LONDON (Reuters) – Britain will review a tax surcharge on bank profits as it threatens the industry’s ability to compete against rivals in the United States and European Union, finance minister Rishi Sunak said on Wednesday.
Sunak said in his annual budget statement that he was launching the review so the combined tax burden on banks did not rise significantly after a planned increase in corporation tax to 25% from 2023, from 19% currently.
The 8% surcharge, calculated on the same basis as corporation tax, raised 1.5 billion pounds ($2.1 billion) for the government in the 2019-20 financial year.
The review follows years of lobbying by banks against taxes levied directly on them, but any relaxation could risk public criticism at a time when millions of Britons are struggling financially in the pandemic.
“We welcome the review of the bank surcharge which has long placed UK headquartered firms at a disadvantage to those in New York and in Asian centres,” said Miles Celic, CEO of finance lobby group TheCityUK.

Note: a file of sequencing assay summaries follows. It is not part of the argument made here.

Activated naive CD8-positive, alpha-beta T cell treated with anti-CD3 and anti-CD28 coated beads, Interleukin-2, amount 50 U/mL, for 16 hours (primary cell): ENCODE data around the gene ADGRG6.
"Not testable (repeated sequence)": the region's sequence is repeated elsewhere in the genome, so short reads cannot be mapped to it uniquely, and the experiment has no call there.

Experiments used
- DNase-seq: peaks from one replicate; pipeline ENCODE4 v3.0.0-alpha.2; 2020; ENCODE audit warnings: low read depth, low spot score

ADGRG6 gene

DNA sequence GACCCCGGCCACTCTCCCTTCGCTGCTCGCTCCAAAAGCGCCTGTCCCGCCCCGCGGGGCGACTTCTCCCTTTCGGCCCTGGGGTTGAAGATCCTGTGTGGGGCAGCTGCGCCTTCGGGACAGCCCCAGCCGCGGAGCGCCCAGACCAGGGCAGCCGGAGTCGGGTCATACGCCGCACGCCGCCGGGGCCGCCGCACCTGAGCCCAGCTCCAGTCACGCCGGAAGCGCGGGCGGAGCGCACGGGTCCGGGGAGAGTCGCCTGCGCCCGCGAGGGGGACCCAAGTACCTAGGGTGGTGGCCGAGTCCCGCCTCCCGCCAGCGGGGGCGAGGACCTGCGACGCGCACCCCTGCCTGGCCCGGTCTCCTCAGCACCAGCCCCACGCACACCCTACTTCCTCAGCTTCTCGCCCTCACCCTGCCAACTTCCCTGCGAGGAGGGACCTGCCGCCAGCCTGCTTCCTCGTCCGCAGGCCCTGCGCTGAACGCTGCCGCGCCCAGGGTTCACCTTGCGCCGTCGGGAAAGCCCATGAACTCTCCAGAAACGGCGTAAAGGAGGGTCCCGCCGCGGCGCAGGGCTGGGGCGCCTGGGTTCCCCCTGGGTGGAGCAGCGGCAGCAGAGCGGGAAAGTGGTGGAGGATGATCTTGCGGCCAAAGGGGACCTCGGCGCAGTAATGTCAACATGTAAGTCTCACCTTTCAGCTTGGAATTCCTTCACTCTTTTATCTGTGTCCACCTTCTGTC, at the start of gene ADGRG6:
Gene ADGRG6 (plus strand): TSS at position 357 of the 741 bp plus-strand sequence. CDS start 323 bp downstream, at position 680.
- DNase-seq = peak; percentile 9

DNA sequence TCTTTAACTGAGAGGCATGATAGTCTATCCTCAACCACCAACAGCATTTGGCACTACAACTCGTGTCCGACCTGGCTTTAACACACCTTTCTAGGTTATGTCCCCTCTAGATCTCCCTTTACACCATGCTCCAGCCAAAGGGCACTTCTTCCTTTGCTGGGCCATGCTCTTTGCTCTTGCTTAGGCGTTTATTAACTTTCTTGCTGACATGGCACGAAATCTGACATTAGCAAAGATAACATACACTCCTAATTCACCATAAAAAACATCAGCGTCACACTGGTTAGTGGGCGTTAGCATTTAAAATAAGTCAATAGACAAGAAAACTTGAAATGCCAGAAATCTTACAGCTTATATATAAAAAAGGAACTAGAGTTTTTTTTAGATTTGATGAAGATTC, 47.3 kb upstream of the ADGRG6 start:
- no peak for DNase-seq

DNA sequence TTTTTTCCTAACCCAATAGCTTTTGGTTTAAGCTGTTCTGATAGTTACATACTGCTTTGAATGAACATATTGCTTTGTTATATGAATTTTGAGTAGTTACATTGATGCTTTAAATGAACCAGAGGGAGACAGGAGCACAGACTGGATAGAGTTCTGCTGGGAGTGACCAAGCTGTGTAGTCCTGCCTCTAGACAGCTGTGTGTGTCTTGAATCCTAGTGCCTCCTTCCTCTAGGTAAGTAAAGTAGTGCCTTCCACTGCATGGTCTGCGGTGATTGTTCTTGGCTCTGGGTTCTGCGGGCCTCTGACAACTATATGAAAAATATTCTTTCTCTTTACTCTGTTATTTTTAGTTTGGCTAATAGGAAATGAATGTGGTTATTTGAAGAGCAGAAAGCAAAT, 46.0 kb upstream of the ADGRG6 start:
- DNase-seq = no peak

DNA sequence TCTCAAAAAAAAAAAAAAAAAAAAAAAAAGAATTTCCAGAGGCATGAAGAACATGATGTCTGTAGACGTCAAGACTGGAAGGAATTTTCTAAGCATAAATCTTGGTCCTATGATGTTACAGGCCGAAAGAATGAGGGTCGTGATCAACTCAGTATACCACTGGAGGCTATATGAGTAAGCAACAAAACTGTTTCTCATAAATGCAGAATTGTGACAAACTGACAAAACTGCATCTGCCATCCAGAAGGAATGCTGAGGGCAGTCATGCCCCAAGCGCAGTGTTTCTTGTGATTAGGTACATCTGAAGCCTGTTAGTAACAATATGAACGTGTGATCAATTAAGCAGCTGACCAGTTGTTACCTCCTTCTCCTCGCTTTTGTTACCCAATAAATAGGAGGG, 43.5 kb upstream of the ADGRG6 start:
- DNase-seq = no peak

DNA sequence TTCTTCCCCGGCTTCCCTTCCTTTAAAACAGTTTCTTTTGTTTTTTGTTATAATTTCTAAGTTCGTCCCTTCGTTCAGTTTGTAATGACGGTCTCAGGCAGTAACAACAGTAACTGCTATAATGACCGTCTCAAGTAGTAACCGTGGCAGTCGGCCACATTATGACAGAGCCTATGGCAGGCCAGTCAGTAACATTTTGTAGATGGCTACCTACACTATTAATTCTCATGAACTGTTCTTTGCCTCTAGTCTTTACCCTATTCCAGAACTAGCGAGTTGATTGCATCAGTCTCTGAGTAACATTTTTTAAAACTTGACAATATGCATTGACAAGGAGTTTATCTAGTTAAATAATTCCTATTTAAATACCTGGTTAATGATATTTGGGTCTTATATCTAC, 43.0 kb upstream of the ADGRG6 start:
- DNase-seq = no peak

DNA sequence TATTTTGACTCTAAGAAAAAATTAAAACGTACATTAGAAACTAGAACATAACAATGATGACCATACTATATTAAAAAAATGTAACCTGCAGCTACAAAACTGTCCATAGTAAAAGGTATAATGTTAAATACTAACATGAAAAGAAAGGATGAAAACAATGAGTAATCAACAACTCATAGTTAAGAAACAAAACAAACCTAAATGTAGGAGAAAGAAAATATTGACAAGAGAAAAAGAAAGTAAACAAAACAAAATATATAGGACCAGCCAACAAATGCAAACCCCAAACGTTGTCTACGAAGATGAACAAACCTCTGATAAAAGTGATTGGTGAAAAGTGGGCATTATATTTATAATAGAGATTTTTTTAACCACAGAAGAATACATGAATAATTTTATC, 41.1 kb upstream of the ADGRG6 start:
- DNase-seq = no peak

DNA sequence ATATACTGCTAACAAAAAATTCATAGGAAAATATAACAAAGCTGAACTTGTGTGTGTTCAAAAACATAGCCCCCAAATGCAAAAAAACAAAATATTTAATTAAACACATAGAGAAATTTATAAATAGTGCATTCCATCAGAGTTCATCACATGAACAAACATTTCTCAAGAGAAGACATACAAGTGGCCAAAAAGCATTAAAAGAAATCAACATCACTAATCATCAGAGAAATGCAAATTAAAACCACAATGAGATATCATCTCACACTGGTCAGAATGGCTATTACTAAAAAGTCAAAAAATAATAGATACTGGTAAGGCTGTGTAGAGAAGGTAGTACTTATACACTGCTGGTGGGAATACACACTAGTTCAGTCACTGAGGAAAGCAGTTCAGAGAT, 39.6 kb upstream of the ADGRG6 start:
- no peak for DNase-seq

Fellow industry group UK Finance urged the government to widen its review to include the banking sector’s total tax burden.
The surcharge is separate to the more lucrative levy on bank balance sheets, which raised 2.5 billion pounds last fiscal year.
Leaving the surcharge unchanged would make UK taxation of banks “uncompetitive and damage one of the UK’s key exports”, the government said in its budget document.
Changes will be laid out in the autumn and legislated for in the forthcoming Finance Bill 2021-22, the document said.
Finance bosses have previously warned that Britain’s tax receipts from its huge financial services sector are set to fall from this year due to the impact of Brexit and further fallout from the pandemic.
A study by the City of London Corporation, which administers the capital’s financial district, calculated the sector made a tax contribution of 76 billion pounds ($106 billion) in the year to March 2020.
The 135 billion pound financial sector accounts for more than 10% of UK tax receipts.
($1 = 0.7165 pounds)
(Reporting by Iain Withers. Editing by Huw Jones and Mark Potter)